Home / Blogs / When You’re Feeling Blue, Think Native Plants
February 28, 2023
To me, ‘feeling blue’ does NOT mean feeling sad. My entire life, I’ve always been drawn to the color blue. The old ‘rule’ of blue is for boys and pink is for girls…NO WAY! Not for me. I’ve never been partial to pinks and reds. Blue has always been soothing to me, going hand in hand with my affinity for water. You’ll find my closet consists of a dominantly blue wardrobe. Several rooms in my home are painted blue or blue-gray. I couldn’t even be persuaded into fall color schemes for my mid-October wedding back in 2001 – it was blue with pops of yellow for me!
I love to surround myself with blues, and that includes my outdoor space. If you’d like to add a little dash of blue to your gardens, consider my top 5 favorite native plants below.
Dwarf crested iris (Photo credit: grownative.org)
My favorite plant is easily the dwarf crested iris. Not only is it easy to grow and maintain, it’s also low-growing, around 6” high, and spreads quickly once established, making it an excellent groundcover. This dwarf variety does best in full to partial shade, but can tolerate full sun. They were a great choice for my shady backyard. They do have a short, but spectacular, blooming period in the spring, but their deep green sword-like leaves provide a nice bluish green color all summer. Irises are a hummingbird attractor, but you may also see visits from other birds, bees, and butterflies. They are deer resistant, which is a plus for many homeowners, and they prefer acidic soil and medium-moist soil, which make them a good plant to include in rain gardens.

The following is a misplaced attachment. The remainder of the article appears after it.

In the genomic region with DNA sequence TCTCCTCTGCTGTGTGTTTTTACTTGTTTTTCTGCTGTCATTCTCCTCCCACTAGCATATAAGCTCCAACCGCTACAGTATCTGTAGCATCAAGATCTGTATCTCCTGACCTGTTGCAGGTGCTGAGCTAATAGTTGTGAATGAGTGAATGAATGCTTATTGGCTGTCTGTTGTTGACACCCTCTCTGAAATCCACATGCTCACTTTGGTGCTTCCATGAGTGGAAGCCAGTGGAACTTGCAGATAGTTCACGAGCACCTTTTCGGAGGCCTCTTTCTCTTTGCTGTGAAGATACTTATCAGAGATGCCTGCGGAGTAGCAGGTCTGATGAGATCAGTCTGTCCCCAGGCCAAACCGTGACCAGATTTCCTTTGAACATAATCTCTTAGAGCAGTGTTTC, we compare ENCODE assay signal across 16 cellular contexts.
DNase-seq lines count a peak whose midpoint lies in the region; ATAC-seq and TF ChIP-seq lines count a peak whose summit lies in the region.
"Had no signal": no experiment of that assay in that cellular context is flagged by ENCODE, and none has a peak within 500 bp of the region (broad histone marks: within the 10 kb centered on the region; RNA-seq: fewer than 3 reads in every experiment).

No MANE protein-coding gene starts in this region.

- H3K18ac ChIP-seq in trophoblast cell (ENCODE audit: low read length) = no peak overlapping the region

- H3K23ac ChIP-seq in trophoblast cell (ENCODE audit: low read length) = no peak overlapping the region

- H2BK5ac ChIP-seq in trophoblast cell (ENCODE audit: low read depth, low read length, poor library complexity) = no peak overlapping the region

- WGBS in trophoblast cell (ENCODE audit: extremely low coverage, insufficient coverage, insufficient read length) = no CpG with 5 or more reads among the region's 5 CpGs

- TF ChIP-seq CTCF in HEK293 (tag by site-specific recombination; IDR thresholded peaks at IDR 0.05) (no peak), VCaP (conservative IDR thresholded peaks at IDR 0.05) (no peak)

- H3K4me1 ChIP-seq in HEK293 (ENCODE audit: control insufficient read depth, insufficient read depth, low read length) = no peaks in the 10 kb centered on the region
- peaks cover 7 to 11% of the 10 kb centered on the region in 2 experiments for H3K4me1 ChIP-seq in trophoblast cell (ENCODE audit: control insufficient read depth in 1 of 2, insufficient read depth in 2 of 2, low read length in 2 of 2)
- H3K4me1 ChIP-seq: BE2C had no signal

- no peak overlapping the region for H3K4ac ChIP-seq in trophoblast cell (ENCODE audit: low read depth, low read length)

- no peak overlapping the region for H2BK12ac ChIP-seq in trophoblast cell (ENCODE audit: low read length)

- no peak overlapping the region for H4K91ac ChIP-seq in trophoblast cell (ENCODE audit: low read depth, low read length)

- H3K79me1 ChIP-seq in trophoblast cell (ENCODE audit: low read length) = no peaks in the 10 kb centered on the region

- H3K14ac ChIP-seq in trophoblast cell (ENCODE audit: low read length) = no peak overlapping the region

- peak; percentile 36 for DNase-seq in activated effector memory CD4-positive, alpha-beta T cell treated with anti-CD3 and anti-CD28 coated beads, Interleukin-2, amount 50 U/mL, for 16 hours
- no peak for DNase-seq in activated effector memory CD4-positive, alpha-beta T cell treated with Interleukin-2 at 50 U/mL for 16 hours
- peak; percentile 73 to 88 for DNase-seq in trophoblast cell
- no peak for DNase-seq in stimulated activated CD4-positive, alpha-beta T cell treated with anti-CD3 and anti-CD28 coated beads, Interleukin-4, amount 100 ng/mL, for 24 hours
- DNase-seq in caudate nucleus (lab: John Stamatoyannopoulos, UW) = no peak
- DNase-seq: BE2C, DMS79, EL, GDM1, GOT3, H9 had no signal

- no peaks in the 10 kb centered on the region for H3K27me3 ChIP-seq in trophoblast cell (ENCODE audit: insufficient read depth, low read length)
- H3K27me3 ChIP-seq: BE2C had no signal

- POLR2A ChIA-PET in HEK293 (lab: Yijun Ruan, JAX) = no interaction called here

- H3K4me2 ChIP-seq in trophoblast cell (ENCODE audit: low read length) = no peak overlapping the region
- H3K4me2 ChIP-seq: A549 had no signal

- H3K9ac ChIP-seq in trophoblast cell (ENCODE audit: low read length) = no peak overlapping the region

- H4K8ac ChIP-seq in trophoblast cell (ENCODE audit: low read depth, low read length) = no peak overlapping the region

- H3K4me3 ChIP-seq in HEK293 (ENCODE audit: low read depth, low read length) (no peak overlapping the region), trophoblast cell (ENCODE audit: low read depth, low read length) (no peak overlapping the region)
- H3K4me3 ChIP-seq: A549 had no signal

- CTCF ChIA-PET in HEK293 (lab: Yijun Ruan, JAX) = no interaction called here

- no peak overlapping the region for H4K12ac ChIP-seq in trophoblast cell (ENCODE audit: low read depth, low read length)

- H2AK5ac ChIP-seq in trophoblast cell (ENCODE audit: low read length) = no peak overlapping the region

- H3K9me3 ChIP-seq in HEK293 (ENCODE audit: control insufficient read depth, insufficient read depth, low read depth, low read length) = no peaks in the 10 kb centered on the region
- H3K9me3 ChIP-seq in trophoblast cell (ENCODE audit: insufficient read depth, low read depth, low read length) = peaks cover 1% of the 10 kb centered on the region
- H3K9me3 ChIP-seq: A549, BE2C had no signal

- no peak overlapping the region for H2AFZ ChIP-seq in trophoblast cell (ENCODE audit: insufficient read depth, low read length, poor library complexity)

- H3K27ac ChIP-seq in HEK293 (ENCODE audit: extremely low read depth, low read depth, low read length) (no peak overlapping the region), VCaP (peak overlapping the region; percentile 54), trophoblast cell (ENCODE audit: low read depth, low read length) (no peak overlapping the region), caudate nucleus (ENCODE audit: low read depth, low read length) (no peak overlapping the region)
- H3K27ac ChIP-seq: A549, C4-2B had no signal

If you’re looking for a taller version to show off in your gardens, the Northern blue flag iris (Iris versicolor) is a great choice as well!
Eastern blue star (Photo credit: Jamie Alberti)
I selected the ‘Blue Ice’ cultivar for my front yard garden as it is a shorter, more compact version of the typical Blue Star with a deeper blue color. Like all blue star, it has delicate star-shaped blue flowers (the reason for its common name) blooming in late spring/early summer. It will start flowering after its second year. It does best in full sun and moist, fertile soil. It is drought tolerant once established, but can tolerate wet soils for short periods. Other great features of this native are that it can be propagated and is deer resistant. For me, though, it was the lovely little blue flowers that sold me!
While technically blueberry bushes do not have blue flowers, they do produce a mighty tasty blue fruit! Highbush blueberries produce the berries that you generally find in grocery stores and grow in a wider geographic range than lowbush, making it a common choice for home gardeners. Highbush blueberries prefer well-draining, acidic soil and full sun. They typically produce ripe fruit from mid- or late July until mid-August, which I will attest are yummy, but you have to get to them quickly once they ripen before the birds eat them all! We harvest a small amount for ourselves and leave the rest for our feathered friends.
Lowbush blueberries are often marketed as wild blueberries. They are smaller, sweeter, and much darker in color than those of the highbush. They prefer similar growing conditions to the highbush, however, there are a few differences between the two. Highbush varieties grow taller (up to 6-8’) and produce more abundantly. Lowbush varieties are tiny, low-growing shrubs (growing to about knee height) with lower berry production.